Instead, 'horrific' ideas such as no longer being able to go out to the movies, or having a child that cries in public, not getting to 'travel,' or not being able to send all the kids to private school bombard the already 'afraid to die' mortals and prevent them from experiencing the very activity that would bring them fullness of life, and, according to our biblical text, dominion over our environment.
One out of every four billboards in Kampala, Uganda seems to be directed at the use of IUDs for 'better health' as the 'better choice' and a way to achieve a sense of control in an impoverished country. This thinking has even reached the most rural parts of the third world where, if you were to share with a young man (who himself comes from a family of six kids) that you wanted to have give kids, he would gasp and say, "That's no good... that's too many. One or two is enough."
In all my travels, (this month alone, I'm in Kenya, Uganda, Delhi, Uttar-Pradesh, Hiryana, and the Philippines), I find this mentality amongst the poor. They are afraid to have babies because of the pain, because of the economic detriment, and now the social stigma.
The infamous "Millennium Development Goals" lists issues concerning infant mortality and maternal health as two of the top five issues facing the developing world. Whereas the popular approach is to teach population control to address these issues, G.O.D. Int'l is taking the educational approach, making people aware of their options and empowering them to choose for themselves how many children they'd like to have.
Our Childbirth Education group, 'NOVA Birth,' has a slogan that says, "Humanizing Birth for mother and baby." It is human to procreate; it is also what marks our mortality and gives us hope for the future that we won't be present for. We are teaching people in the developing world that there is a way to manage their lives so that they could safely bring into the world, and support, as many children as they would like to have.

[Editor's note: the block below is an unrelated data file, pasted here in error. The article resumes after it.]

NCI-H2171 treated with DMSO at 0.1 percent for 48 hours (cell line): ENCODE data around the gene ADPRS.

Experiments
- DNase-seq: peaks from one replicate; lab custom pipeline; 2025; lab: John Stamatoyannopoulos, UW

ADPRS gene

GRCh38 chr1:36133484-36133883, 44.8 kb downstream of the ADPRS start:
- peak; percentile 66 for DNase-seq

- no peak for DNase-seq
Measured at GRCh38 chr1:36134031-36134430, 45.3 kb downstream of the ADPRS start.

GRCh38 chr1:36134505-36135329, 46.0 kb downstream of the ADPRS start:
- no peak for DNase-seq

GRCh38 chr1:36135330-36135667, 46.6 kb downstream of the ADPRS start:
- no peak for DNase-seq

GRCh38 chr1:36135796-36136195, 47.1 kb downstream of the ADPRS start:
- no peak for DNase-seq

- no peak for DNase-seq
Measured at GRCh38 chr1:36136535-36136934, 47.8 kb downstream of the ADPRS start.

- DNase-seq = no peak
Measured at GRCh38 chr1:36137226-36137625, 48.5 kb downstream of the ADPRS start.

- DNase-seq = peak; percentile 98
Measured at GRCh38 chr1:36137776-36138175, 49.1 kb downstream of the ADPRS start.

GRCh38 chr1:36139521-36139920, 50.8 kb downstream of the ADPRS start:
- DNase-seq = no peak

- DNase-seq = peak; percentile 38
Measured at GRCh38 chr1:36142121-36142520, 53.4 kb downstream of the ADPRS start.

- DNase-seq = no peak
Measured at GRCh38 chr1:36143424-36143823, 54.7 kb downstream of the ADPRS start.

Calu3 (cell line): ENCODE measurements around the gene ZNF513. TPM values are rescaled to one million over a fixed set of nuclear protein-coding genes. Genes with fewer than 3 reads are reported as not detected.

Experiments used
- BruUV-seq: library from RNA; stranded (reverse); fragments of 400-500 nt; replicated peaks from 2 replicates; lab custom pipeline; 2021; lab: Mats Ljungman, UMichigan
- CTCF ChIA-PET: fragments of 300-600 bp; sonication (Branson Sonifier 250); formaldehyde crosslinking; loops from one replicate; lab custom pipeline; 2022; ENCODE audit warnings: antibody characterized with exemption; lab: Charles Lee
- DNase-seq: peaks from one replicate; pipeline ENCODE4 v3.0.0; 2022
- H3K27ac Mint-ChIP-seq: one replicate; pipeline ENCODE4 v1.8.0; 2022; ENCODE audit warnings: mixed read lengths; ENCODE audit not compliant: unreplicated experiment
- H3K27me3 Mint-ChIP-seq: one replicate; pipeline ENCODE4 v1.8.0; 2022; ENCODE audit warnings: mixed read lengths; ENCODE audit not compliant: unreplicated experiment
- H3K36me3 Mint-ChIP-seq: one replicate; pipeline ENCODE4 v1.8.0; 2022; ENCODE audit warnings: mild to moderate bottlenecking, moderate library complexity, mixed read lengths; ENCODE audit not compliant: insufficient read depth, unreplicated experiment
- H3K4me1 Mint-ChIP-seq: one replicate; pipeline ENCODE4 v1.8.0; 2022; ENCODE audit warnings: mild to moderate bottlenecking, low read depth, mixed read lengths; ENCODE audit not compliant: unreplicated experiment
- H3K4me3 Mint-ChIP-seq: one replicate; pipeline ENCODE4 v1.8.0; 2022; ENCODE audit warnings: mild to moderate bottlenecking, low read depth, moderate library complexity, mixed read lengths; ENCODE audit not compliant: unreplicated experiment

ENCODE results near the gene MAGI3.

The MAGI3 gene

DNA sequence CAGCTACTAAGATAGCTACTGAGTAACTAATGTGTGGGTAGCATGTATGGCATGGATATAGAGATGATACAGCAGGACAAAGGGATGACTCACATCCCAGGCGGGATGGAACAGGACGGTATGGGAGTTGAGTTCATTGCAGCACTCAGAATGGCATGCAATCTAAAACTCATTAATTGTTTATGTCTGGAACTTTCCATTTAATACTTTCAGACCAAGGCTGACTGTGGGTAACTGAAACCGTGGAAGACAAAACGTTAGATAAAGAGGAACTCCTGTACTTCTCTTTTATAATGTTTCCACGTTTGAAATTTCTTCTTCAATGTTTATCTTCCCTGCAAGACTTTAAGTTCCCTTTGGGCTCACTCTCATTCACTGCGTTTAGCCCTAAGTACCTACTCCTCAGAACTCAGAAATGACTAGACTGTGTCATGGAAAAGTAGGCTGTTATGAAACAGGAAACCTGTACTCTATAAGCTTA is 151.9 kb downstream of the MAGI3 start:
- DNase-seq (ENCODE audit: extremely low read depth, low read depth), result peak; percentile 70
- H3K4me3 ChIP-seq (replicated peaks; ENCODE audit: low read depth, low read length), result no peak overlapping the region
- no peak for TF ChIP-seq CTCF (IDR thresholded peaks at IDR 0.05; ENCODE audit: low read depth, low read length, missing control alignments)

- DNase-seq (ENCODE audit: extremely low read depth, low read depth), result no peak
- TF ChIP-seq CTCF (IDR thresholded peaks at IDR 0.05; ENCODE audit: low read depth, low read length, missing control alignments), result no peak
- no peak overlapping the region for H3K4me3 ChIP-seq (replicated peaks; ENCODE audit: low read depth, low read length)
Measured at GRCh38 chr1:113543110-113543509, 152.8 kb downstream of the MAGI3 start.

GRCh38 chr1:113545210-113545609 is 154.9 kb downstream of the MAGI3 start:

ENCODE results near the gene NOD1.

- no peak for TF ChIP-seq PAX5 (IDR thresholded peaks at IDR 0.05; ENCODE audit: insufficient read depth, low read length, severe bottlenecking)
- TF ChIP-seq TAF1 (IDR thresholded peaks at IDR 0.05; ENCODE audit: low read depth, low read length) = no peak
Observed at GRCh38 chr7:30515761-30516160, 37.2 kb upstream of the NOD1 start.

This holistic approach encompasses preconception, prenatal, labor and birth, postpartum, nutrition, infant care and maternal health education and support. This approach anticipates a paradigm shift for how people consider birth and its function in society: from something optional, to something necessary. From something painful to something worth working hard for. From something that costs too much to an invaluable investment.
Luke 2:17 “...to turn the hearts of the fathers to the children, and the disobedient to the wisdom of the just...” This was the message of John the Baptizer, a society organized by the wisdom of justice is a society where the fathers’ hearts are turned to their children.
This holistic approach isn’t just for women, it’s for men too. Too many of us men are so career driven and busied with work that our hearts are not involved in the practice of birthing and raising children. Our approach necessitates the man’s involvement, turning him away from the distraction of career and helping him to face the greatest thing he’ll ever do - raise his children.
There is so much to write on this subject, but I want you to get a glimpse of how we are approaching this very pressing issue of our time. Inside this newsletter, you will see the programs and services that we offer to our community and to the world. Acknowledging our mortality and the humanizing benefit of being fruitful and multiplying, we believe that many will experience the fullness of life that human beings have the potential to experience. We are not evolved microorganisms, we can’t be compared to viruses or cancers; we are human beings created in the image of God, the only aspect of creation with that distinction.
I’ll end with this: I have never met an older person who had regrets about having many children. I have met so many with regrets of not having had more.
The Rate of Maternal Mortality (MMR) worldwide by country
(Please note the prevalence in East Africa, El Salvador, India, and South East Asia).